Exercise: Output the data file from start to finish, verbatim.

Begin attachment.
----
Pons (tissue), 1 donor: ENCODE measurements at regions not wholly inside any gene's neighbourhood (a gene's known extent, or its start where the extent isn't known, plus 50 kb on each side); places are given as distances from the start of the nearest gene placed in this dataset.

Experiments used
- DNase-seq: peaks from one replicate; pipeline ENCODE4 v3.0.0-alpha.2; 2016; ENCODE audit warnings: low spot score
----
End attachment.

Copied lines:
Pons (tissue), 1 donor: ENCODE measurements at regions not wholly inside any gene's neighbourhood (a gene's known extent, or its start where the extent isn't known, plus 50 kb on each side); places are given as distances from the start of the nearest gene placed in this dataset.

Experiments used
- DNase-seq: peaks from one replicate; pipeline ENCODE4 v3.0.0-alpha.2; 2016; ENCODE audit warnings: low spot score